If your employer expects you to sign a deed of release, there are a number of considerations to take into account before you decide whether you should sign it.

A deed of release is a formal legal document by which an employer and an employee seek to set out an agreement to settle or avoid a dispute between them. It is a legally binding document which may limit your rights, and if you were to breach a signed deed of release, your ex-employer would be entitled to sue you and seek damages. For these reasons, it is important to make sure that you understand what the consequences of signing the release are and whether these are fair.

Key things you should look out for when trying to decide whether to sign a deed of release

deed of release


Typically, a deed of release gives a departing employee some form of lump sum payment called a settlement amount. This is generally made up of entitlements and an optional ex-gratia amount.

In order to work out whether you are getting a good deal, it is important to get advice on whether your employer owes you entitlements and whether these have been correctly calculated by your employer. You should also consider whether the ex-gratia amount adequately compensates you for the rights surrendered by signing the release.

Release from liability

A clause preventing you from commencing legal proceedings against your employer is almost always found in a deed of release. It is important to understand exactly how broad that prohibition on future claims is so that you know exactly what it is that you are giving up.

You should seek advice on whether you can make any claims against your employer – for example, for unfair dismissal, unlawful termination or unpaid entitlements. It may be in your interest not to sign the deed of release and instead make a claim.

Classification of termination

You should check to see how the termination of your employment will be classified and whether you will be given a ‘statement of service’ or a ‘reference’.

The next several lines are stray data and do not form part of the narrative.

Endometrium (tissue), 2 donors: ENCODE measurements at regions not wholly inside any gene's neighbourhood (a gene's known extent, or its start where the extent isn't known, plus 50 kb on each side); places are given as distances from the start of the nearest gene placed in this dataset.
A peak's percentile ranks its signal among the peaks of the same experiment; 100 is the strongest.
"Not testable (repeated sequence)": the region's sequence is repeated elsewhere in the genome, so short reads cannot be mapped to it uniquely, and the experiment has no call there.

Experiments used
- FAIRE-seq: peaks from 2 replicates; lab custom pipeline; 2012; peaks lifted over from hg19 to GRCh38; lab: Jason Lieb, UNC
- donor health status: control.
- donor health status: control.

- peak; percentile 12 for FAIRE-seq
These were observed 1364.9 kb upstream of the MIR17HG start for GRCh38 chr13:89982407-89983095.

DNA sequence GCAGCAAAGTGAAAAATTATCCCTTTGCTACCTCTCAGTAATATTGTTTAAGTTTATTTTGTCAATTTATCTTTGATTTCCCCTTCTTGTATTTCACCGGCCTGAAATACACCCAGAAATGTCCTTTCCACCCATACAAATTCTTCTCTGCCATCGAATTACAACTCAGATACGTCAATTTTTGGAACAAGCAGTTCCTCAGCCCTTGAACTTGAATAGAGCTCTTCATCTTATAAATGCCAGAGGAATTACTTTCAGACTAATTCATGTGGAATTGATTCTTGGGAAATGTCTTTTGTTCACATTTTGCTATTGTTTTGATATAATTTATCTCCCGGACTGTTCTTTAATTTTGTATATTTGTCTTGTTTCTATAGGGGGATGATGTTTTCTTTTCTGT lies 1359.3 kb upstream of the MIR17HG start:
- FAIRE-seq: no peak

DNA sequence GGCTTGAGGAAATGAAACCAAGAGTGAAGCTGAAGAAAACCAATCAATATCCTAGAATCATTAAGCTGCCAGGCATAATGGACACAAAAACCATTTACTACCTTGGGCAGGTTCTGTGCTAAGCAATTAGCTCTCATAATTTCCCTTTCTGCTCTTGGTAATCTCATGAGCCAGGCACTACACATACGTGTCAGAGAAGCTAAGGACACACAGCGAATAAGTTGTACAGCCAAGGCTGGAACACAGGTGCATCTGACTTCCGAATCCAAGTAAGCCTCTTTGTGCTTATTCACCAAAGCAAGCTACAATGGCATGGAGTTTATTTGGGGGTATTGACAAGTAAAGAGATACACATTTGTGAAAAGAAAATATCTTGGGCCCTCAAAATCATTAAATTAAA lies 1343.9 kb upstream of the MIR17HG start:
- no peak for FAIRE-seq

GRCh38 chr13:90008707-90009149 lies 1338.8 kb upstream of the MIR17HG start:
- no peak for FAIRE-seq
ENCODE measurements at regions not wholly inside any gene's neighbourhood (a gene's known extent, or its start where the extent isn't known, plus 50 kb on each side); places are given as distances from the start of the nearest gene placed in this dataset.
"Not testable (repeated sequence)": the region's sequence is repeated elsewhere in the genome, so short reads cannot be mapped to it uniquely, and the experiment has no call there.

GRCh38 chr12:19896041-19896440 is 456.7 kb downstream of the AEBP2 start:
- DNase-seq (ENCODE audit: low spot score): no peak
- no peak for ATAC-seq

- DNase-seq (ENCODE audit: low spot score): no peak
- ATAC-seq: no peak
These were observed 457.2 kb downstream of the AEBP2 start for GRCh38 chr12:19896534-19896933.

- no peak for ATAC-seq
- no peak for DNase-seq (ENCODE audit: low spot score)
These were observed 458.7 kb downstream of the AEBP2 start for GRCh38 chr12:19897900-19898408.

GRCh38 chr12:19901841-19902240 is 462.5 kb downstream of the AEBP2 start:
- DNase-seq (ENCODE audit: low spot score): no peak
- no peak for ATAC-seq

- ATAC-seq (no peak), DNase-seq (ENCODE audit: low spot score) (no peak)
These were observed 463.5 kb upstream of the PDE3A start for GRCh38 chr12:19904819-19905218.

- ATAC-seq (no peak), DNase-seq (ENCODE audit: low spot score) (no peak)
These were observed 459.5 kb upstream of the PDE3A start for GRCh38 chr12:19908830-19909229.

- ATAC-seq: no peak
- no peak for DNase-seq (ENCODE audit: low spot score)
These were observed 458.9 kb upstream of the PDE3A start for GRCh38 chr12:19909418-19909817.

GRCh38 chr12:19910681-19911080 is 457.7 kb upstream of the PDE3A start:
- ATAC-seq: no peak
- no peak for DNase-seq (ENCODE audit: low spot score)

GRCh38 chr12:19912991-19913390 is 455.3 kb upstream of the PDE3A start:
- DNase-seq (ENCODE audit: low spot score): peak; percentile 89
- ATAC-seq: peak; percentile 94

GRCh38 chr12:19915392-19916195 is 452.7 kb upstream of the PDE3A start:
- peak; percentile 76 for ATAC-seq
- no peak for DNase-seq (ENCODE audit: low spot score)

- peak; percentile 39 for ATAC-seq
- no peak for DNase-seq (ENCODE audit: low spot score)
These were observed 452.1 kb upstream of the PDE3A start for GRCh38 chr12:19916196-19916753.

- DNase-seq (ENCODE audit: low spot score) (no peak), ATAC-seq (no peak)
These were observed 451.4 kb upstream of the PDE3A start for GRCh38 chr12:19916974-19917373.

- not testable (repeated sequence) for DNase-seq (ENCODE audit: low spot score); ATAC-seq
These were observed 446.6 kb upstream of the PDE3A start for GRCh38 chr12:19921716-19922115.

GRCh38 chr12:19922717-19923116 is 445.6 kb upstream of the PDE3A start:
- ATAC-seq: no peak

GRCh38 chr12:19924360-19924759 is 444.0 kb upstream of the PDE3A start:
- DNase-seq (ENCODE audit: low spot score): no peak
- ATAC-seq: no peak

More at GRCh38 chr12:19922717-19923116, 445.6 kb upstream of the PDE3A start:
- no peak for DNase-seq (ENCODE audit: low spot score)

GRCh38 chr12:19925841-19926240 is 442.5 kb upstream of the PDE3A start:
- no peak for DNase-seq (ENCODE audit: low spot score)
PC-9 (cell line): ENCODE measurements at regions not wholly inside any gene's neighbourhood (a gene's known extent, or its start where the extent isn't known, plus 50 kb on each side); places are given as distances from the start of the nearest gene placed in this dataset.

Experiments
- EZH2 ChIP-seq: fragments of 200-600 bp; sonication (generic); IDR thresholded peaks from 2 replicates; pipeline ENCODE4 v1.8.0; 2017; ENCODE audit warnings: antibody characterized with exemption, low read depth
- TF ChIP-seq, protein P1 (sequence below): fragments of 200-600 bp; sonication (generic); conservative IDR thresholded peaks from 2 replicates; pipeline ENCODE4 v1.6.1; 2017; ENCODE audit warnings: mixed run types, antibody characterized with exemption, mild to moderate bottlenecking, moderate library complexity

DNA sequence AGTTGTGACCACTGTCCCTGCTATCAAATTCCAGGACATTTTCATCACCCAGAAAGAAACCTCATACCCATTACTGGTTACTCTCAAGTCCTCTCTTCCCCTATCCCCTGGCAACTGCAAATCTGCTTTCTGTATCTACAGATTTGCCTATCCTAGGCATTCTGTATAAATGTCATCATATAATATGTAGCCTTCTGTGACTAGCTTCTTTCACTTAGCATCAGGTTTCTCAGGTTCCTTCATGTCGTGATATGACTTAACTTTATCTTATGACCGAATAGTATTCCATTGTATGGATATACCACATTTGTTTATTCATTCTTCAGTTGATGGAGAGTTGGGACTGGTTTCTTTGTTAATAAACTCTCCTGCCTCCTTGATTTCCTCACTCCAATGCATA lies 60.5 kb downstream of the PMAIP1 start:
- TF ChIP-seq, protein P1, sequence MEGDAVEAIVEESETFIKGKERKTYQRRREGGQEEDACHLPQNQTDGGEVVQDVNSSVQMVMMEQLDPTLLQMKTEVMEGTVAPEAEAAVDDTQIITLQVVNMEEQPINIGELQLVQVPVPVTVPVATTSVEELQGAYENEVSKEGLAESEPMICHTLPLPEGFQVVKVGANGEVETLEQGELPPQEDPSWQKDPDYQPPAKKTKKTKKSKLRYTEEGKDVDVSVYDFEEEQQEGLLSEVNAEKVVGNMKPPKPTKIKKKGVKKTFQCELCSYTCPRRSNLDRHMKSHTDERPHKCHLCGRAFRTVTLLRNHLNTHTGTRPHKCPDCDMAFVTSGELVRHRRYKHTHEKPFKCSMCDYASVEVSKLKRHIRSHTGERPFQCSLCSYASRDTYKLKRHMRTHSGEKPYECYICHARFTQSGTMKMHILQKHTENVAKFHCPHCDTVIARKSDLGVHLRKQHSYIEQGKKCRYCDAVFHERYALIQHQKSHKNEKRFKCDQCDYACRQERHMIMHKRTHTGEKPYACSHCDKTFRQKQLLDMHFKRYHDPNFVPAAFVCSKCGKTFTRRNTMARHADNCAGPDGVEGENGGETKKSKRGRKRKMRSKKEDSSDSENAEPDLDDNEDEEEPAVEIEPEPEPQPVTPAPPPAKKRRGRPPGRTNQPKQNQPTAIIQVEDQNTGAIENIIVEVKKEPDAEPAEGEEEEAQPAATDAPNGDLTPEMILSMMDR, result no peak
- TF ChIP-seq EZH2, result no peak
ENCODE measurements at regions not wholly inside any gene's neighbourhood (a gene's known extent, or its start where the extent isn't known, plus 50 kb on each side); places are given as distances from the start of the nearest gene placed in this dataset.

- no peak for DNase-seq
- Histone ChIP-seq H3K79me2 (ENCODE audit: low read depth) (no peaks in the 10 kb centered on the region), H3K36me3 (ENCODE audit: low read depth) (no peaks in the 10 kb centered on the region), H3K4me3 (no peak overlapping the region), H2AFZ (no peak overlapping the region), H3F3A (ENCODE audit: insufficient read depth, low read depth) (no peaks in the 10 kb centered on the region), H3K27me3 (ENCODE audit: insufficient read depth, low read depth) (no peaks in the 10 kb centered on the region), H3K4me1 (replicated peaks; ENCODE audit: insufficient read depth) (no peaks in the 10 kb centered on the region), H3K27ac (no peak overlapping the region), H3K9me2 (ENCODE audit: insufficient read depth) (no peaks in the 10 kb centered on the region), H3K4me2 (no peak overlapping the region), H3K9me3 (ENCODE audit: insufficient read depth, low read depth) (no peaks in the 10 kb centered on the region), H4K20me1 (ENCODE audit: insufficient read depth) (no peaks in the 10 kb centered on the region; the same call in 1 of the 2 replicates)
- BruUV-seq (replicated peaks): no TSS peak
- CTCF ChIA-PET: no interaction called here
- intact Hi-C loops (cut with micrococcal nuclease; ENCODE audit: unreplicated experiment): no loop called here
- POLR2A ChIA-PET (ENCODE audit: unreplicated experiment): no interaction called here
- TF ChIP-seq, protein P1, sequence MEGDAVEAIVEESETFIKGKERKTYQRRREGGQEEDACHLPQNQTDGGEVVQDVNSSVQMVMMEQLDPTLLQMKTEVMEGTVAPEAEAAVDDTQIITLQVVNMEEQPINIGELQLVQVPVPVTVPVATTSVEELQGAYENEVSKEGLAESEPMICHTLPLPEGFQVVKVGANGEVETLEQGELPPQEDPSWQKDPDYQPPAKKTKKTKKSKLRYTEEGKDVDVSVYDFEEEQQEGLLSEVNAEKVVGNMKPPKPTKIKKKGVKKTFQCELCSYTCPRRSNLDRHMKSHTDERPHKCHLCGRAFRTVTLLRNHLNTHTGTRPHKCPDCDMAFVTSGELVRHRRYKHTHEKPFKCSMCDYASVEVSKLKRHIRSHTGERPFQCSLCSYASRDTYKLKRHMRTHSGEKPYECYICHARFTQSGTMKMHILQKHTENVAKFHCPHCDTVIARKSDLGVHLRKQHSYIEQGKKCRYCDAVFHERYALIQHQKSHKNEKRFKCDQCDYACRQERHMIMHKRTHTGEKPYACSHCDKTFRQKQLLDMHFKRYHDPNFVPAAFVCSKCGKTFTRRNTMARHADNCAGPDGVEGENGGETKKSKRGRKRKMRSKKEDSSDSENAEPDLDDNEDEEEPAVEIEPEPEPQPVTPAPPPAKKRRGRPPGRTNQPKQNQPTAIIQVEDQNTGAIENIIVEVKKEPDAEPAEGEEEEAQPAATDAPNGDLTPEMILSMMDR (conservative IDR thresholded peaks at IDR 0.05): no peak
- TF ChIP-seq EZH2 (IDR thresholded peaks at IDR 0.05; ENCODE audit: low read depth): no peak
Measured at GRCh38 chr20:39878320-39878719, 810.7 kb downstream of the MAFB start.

Most employers are willing to give you a positive or at least neutral reference and say that you have ‘resigned’ for personal reasons as a way of settling a dispute. This can be particularly important if you want to continue working in the same industry.

If you have been made redundant, this should be acknowledged in the statement of service as this is particularly important for tax purposes.

Confidential information

Often, deeds of release will prevent you from disclosing or using any of the employer’s confidential information.

If you are unsure exactly what information is confidential, it is important to ask your employer what they consider to be confidential in order to make sure that you do not inadvertently breach the clause.

One thing which employers cannot say is confidential is your ‘know-how’, or the ‘general skill, knowledge and experience’ gained during your employment. If such a clause is included in your deed of release, you should seek legal advice to see whether it can be removed.

Restraints of trade and post-employment obligations

Some deeds of release will create restraints of trade. These restraints include:

  • ‘Non-compete’ clauses, which prevent you from setting up or working for a competitor who operates within a defined geographical area for a particular period of time; and
  • ‘Non-solicitation’ clauses, which prevent you from soliciting the business of any of the employer’s clients, or from enticing other employees to join a new or different business.

These clauses can hinder your future career progression. It will be important to get legal advice on the effect of the clause and whether it will be enforceable. If it appears not to be enforceable, it may be possible to have the clause narrowed or entirely removed.

You should also make sure you know what obligations set out in your contract of employment will continue to be binding, after your employment ends, under the deed of release. These obligations generally include restraint of trade, confidentiality and intellectual property clauses that may be found in your employment contract.


Non-disparagement clauses restrict what you can say about your employer. Generally, they will stop you from saying anything that would damage the reputation of the employer in its industry and the community generally.

It is a good idea to ensure that the non-disparagement clause is ‘mutual’. This means that your employer should also agree to not disparage you. This can be important to protect your own reputation.

It is strongly recommended that you seek legal advice before you sign a deed of release. If you are an employee who has recently received a deed of release, JFMLAW has a wealth of experience to help you ensure that the release is fair. Simply contact us on 02 9331 0266 or email front.desk@jfmlaw.com.au to discuss.